Urea is necessary to create a gradient in the collecting tubule for water reabsorption. Thus, with hypovolemia, you have increased ADH production, causing increased urea reabsorption. Creatinine is never absorbed, so relatively the ratio is increased.

21

Fever mechanism

Pyrogens --> increased IL-1 --> IL-1 acts on anterior hypothalamus to increase prostaglandins --> prostaglandins increase the set-point temperature. This also explains why aspirin reduces fever (by inhibiting COX-1, prostaglandins can't increase the set-point).

22

inside of cell vs. outside of cell

inside is negative, which is why sodium depolarizes cell.

23

SGLT-1 expressed where?

gut. That's why you need to give glucose in rehydration solutions.

24

Difference between SLGT-1 and GLUT-2?

Glucose taken up by SGLT-1. Transported to blood by GLUT-2.

25

what solutions cause cell lysis?

hypotonic

26

acetylcholine action at muscle end plate...

Opens BOTH Na and K+ ion channels. Thus, membrane potential is depolarized to a value that is approximately halfway between respective membrane potentials.

27

How do inhibitory postsynaptic potentials hyper polarize the postsynaptic membrane?

Opening Cl- channels (remember Cl- is concentrated OUTSIDE the cell).

28

secondary active transport

(cotransport) Indirect ATP. Uses a Na+ gradient as an energy source, and therefore, uses ATP indirectly. eg SGLT-1

29

What causes rigor?

ATP is depleted --> no ATP bound, thus myosin remains attached to actin and cross-bridge cycle cannot continue.

30

Why does hyperkalemia cause muscle weakness?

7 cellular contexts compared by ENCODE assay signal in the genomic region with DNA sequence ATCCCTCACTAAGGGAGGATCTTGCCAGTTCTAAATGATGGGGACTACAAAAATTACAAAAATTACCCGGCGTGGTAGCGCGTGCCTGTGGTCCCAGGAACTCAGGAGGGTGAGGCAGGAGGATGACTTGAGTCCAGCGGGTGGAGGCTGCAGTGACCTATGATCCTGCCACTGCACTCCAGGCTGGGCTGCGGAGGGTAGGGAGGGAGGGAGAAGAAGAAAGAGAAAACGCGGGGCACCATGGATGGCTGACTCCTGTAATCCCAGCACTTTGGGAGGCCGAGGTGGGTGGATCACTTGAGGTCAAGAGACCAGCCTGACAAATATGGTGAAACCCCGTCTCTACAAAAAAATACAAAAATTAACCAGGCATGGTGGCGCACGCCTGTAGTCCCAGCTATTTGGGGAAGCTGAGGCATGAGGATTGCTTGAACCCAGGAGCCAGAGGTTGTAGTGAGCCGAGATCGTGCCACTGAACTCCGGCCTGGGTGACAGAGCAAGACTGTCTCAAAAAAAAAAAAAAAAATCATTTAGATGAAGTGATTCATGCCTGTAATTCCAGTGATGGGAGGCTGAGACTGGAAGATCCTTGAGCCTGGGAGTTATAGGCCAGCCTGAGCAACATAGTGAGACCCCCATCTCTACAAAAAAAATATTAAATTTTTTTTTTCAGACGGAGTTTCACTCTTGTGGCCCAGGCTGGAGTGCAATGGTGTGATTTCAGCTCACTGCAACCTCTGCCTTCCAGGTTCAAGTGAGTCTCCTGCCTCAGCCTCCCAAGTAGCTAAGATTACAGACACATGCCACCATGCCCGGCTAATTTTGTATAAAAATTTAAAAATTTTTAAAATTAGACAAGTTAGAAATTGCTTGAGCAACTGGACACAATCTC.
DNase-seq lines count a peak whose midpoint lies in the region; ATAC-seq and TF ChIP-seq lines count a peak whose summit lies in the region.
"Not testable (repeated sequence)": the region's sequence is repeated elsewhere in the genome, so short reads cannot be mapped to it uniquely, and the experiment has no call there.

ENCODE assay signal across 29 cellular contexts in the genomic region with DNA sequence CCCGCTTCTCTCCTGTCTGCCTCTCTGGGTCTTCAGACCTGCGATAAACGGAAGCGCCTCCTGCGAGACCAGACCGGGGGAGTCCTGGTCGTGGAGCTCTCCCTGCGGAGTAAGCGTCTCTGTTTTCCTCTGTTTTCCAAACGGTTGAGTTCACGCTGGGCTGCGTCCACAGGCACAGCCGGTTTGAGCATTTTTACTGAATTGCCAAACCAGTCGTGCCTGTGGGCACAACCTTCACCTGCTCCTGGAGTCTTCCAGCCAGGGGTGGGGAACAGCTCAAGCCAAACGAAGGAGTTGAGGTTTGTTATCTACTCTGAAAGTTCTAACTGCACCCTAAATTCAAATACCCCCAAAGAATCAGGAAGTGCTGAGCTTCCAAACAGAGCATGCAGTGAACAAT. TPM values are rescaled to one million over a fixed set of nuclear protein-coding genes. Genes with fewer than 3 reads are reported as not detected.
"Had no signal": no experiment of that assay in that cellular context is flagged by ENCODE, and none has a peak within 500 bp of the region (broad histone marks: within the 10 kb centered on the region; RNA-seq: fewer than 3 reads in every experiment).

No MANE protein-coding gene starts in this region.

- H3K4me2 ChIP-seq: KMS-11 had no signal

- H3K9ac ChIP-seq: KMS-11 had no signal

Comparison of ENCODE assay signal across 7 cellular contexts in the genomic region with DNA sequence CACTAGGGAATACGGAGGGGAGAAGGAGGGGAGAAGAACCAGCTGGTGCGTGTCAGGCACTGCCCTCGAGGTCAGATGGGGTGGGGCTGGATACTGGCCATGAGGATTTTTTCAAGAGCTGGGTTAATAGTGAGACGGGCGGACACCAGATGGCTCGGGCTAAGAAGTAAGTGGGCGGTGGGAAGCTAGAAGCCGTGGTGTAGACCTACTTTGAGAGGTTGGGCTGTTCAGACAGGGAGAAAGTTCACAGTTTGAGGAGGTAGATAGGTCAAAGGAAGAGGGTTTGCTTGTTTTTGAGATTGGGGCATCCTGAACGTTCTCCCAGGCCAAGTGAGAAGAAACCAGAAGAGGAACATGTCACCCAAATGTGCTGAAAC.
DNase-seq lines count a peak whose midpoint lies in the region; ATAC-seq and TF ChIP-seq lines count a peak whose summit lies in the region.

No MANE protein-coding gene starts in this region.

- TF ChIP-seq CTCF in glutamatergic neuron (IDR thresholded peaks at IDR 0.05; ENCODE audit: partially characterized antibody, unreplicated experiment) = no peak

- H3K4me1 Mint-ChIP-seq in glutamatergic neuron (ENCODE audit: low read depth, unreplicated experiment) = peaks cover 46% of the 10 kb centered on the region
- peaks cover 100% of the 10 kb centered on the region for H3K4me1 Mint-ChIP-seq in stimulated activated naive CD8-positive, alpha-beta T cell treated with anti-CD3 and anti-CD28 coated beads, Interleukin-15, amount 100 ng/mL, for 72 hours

Elevated K+ depolarizes the equilibrium potential and therefore depolarization of the resting membrane potential in skeletal muscle. Sustained depolarization closes the inactivation gates on Na+ channels and prevents the occurrence of action potentials in the muscle.

31

Why do you get amenorrhea with hyperthyroidism?

Increased SHBG --> leading to decreased estrogen.

32

Why do you hypocholesteromia in hyperthyroidism?

Thyroid hormone upregulates LDL receptors.

33

how does acetazolamide cause diuresis? acidosis? hyperventilation?

carbonic anhydrase sits on the apical side of the tubule and converts carbonic acid to H2O and CO2 --> CO2 diffuses into cell combines with H20 in cell to reform carbonic acid --> carbonic acid converted again to release H+ ions, which are exchanged with sodium. Without being able to generate Hydrogen ions inside the cell, sodium can't be reabsorbed and is diuresed. Without being able to reform bicarb inside the cell and transport it to blood, the patient becomes acidotic, this is what explains metabolic acidosis. Similarly, patient hyperventilates, which is why it can be used for altitude sickness.

34

Why is there a spike in FSH accompanying LH?

Estradiol synthesis has a positive feedback effect on synthesis of FSH and LH.

35

Magnesium in relation to PTH

Hypo or hypermagnesemia can impair PTH secretion or responsiveness, leading to hypocalcemia. But slightly reduced Mg can increase PTH but really reduced Mg inhibits it.

36

When does shunt physiology occur?

1) pulmonary edema
2) pneumonia
Lungs are normally perfused but not ventilated because of fluid buildup

37

NBME explanation for PCOS

Excess adipose causes higher levels of estrogen because estrone is aromatized to estrogen, which inhibits the LH surge.

38

Positive progestin challenge means...

Anovulation